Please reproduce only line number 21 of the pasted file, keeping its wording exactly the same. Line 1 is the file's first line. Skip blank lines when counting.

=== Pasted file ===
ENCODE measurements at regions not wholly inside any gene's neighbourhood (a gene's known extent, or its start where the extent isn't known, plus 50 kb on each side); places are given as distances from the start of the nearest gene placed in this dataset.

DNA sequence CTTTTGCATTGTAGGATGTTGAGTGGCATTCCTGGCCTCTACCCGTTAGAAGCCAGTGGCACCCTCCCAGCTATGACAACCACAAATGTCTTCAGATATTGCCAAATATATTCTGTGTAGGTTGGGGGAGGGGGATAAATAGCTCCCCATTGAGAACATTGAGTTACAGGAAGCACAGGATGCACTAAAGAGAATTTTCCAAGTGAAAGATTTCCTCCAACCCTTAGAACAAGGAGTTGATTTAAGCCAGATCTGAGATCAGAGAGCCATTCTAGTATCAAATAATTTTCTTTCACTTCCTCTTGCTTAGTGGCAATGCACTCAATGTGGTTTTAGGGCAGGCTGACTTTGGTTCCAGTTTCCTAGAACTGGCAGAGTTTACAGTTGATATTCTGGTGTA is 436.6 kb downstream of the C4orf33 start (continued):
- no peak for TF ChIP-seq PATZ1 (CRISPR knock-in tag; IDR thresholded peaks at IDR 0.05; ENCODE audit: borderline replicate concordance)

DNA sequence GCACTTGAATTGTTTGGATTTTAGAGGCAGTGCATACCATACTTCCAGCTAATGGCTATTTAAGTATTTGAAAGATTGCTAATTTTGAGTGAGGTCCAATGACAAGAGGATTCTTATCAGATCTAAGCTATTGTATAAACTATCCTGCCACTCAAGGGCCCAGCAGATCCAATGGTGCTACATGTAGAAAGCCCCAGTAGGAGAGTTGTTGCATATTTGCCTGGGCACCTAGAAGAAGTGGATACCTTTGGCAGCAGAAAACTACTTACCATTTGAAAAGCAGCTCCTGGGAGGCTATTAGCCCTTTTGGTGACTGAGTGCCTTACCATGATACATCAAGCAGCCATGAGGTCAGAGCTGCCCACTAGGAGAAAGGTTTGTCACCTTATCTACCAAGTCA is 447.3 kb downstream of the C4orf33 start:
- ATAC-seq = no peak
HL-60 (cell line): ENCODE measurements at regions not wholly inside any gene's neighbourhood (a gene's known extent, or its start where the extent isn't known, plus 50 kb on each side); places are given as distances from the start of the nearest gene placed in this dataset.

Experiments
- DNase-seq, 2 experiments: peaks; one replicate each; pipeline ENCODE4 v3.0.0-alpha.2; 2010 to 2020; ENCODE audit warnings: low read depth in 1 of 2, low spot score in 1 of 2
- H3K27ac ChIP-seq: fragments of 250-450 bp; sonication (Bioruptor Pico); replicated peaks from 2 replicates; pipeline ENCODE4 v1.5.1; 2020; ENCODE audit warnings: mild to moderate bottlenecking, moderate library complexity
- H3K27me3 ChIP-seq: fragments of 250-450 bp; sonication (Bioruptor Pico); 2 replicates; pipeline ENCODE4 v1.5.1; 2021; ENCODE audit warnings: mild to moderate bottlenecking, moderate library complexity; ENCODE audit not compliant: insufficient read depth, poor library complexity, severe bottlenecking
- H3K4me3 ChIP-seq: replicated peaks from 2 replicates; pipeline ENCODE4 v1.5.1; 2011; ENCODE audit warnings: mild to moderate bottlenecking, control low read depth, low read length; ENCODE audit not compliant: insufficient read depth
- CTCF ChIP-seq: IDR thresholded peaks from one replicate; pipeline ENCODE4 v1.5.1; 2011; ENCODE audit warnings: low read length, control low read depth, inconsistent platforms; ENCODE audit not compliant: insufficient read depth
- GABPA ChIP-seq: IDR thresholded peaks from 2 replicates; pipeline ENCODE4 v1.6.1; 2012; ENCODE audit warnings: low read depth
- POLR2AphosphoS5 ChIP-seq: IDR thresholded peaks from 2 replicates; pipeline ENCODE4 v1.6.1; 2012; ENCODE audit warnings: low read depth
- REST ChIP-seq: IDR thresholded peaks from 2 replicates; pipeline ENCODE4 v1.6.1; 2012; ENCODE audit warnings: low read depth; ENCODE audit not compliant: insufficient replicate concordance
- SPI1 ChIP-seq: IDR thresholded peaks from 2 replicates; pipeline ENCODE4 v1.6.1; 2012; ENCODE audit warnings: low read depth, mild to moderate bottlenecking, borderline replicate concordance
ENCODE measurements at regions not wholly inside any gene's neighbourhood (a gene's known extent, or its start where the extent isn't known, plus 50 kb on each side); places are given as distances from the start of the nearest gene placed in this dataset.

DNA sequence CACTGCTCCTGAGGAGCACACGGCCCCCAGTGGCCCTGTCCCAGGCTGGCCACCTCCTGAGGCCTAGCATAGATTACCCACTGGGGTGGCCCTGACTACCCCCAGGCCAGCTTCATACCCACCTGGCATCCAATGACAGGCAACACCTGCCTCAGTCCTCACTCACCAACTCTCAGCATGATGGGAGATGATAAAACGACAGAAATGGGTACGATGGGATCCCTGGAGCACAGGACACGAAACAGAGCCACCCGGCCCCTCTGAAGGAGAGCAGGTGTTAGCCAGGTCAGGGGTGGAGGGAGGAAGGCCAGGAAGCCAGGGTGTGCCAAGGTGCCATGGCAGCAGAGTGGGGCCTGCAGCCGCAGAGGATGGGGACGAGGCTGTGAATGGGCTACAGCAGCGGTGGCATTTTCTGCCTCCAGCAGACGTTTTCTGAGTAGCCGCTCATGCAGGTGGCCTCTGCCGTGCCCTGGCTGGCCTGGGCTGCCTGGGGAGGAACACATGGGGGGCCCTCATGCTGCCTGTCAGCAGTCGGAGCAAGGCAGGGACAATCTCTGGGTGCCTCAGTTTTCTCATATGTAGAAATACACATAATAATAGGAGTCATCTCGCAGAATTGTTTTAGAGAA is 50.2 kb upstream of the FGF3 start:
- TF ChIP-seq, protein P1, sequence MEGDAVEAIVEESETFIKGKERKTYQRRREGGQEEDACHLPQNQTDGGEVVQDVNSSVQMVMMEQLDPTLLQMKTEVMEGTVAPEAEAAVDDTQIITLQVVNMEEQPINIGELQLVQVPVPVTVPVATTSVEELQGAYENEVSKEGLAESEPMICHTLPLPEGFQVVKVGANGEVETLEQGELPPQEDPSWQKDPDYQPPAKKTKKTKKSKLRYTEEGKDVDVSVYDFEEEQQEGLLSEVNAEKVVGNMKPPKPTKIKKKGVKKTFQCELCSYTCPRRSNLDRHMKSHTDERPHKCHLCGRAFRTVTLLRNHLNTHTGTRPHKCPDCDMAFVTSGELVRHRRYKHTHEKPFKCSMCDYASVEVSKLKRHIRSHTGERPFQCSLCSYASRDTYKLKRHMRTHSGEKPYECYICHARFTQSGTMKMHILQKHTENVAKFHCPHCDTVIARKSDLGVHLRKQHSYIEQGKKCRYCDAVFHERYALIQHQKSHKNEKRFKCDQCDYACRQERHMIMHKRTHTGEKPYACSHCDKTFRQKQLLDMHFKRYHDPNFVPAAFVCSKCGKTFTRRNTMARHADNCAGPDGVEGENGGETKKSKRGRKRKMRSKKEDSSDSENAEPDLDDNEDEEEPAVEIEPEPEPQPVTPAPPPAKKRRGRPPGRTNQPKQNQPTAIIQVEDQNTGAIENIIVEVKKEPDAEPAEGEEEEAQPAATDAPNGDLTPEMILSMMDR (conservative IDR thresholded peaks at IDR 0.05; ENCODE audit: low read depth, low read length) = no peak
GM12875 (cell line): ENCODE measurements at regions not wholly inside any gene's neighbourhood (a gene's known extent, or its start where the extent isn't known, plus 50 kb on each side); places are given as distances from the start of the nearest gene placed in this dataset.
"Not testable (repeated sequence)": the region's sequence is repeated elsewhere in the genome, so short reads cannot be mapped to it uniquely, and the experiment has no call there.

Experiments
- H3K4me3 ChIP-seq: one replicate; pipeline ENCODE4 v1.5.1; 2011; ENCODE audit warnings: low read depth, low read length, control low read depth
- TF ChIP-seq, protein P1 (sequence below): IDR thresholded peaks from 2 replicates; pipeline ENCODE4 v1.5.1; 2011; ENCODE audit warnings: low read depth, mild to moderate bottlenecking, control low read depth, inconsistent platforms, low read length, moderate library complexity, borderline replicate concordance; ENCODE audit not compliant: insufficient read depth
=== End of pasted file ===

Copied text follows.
"Not testable (repeated sequence)": the region's sequence is repeated elsewhere in the genome, so short reads cannot be mapped to it uniquely, and the experiment has no call there.